An Cathaoirleach: That does not arise on the Order of Business.

[206] Mr. Killilea: I was in a similar position. On a point of order——

An Cathaoirleach: It is not a point of order.

Mr. Killilea: I wanted to raise a matter of major importance which was superseded by something that did not matter to us at all. This one does and I am disappointed that it is not to be discussed in this House. I should like to ask you, a Chathaoirligh, to raise another matter. I see that there are a number of notices about on Adjournment Matters. Could the relevant committee make some arrangement whereby Senators who do have important matters for discussion on the Adjournment and where the list is long with consequent delays, could be sent a written reply if they so request.

An Cathaoirleach: That is controlled by Standing Order.

Mr. Killilea: That Standing Order should be amended.

An Cathaoirleach: The representative of the Senator's party should take it up at the appropriate meeting.

Mr. Fitzsimons: Is it intended to adjourn the House for a tea break this afternoon?

Mr. M. Higgins: I should like to know when the Seanad is likely to discuss again legislation on the abolition of capital punishment.

Mr. Cassidy: I wish to know when the Seanad are going to discuss the Broadcasting and Wireless Telegraphy Bill. We were promised here for the last three years by this Coalition Government that we would have this Bill before us. We have been put off on various occasions by the Leader saying that he was going to the Minister. Are these secret negotiations and secret talks going on in relation to this Bill and can they come to some sort of conclusion? Are we going [207] to have this Bill produced at all during the term of this Government?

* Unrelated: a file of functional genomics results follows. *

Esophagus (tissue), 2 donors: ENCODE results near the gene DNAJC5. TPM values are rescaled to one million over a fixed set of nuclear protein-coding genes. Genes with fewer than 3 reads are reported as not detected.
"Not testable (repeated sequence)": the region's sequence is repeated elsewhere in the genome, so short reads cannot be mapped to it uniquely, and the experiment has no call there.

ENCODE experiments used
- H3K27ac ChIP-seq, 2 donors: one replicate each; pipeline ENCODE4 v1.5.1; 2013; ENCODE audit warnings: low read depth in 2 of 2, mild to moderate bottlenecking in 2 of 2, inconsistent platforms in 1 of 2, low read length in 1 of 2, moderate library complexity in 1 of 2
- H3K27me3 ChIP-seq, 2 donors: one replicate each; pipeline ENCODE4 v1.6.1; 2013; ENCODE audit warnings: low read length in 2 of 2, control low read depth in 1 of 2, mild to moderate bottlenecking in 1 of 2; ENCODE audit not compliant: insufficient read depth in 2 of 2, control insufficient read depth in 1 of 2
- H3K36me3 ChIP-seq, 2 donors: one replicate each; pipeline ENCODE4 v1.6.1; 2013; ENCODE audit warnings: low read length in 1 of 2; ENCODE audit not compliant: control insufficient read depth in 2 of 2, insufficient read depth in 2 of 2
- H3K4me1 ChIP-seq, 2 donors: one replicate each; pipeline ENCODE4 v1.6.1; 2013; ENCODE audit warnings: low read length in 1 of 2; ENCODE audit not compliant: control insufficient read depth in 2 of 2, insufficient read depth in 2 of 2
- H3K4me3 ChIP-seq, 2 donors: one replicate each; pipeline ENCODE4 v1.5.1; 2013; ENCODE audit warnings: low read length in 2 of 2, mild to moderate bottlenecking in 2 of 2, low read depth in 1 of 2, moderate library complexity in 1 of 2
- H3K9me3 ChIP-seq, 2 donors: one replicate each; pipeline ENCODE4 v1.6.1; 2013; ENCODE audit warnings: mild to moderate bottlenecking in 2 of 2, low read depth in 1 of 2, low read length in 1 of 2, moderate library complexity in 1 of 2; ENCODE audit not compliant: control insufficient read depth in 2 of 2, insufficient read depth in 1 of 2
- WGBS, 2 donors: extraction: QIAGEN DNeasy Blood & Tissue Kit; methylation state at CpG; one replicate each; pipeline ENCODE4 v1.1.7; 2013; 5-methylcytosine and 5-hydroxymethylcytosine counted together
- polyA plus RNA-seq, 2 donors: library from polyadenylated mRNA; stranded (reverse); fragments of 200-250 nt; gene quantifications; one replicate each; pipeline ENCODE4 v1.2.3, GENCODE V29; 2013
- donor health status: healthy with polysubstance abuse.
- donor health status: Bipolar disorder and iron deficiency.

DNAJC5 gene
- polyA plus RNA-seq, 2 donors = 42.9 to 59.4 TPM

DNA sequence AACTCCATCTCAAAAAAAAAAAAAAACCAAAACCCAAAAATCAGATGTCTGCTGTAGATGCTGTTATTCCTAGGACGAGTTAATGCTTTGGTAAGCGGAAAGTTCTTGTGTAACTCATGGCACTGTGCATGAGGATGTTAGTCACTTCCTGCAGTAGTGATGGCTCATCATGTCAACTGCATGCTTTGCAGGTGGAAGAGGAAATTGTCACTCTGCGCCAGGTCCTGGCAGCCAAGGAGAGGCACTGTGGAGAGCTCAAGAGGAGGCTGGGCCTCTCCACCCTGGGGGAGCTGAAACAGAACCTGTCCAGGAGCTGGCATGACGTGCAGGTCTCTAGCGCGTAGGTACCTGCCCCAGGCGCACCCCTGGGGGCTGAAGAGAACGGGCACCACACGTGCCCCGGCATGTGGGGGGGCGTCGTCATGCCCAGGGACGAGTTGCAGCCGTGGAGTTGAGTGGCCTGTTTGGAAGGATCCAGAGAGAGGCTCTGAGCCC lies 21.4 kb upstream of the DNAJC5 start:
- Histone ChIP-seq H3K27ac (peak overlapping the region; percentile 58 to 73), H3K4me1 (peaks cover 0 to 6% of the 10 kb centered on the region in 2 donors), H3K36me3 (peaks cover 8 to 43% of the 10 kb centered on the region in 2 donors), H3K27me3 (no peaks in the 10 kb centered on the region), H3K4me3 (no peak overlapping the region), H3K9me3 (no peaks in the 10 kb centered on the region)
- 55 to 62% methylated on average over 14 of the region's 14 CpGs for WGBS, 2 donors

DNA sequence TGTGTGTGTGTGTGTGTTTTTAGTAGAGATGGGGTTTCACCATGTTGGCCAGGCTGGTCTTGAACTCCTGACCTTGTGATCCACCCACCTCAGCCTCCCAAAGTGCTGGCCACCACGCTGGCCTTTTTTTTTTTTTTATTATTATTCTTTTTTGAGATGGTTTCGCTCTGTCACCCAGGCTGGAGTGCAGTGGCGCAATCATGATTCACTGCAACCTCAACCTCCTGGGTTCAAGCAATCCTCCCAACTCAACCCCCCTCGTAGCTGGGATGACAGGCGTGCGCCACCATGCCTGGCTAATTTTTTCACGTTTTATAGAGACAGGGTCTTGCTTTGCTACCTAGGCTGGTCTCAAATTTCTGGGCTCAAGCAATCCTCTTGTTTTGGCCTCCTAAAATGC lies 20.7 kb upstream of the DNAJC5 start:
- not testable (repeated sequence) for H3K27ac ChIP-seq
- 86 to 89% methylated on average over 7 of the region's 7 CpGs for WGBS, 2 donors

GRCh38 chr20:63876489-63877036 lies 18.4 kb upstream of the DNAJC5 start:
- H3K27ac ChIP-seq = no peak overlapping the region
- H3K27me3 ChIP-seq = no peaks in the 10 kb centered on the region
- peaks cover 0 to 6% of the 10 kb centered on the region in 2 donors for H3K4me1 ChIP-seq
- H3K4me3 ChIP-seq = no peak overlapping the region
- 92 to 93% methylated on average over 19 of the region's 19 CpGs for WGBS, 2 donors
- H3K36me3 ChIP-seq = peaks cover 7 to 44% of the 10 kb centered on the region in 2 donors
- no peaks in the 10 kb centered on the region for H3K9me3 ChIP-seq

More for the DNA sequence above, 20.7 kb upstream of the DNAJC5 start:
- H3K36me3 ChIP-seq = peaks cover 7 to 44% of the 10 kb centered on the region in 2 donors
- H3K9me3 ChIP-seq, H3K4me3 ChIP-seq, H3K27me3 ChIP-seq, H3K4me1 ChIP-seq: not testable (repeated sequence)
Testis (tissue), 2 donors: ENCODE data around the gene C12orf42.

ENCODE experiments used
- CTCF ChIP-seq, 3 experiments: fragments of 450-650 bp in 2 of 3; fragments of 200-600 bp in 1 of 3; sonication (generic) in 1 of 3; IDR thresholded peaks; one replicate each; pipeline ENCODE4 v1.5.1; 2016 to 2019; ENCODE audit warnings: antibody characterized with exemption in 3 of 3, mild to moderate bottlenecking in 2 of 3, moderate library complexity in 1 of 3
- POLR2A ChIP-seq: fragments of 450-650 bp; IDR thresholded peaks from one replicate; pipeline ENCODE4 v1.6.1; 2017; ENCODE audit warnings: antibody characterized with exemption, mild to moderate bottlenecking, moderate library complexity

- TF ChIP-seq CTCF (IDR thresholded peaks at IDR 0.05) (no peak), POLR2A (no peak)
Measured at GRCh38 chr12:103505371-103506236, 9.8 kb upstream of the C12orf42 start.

Mr. McDonald: May I take the queries in the order in which they have been raised. I should like to assure Senator McAuliffe-Ennis that the legislation that she has referred to is listed for taking in this present session, as indeed are both the items raised by Senator Michael D. Higgins and Senator Cassidy.

Mr. Cassidy: There is a report here.

Mr. McDonald: That is in the present term. Senator McGuinness raised the question of the Order of Business for tomorrow. The Leader of the House is leaving time for the Status of Children Bill open-ended, so it is being allocated whatever time is necessary. If that Stage is concluded before lunch time tomorrow, we will then move on to Second Stage, possibly next week. Air pollution as raised by Senator Lanigan and the Joint Committee on Secondary Legislation have been the subjects of two very important reports. We would hope to have them debated in the Seanad as early as possible. I would remind Senators that from our Order Paper there is quite a number of motions from the joint committee for discussion here and on Thursdays we hope to take as many of those as possible.

Mr. Fitzsimons: The Leader did not refer to the adjournment and whether we are having a tea break this afternoon.

Mr. McDonald: Perhaps if the House agrees, we could forego the tea break this evening in order to get as much as possible of the legislation completed.

Agreed.

Order of Business agreed to.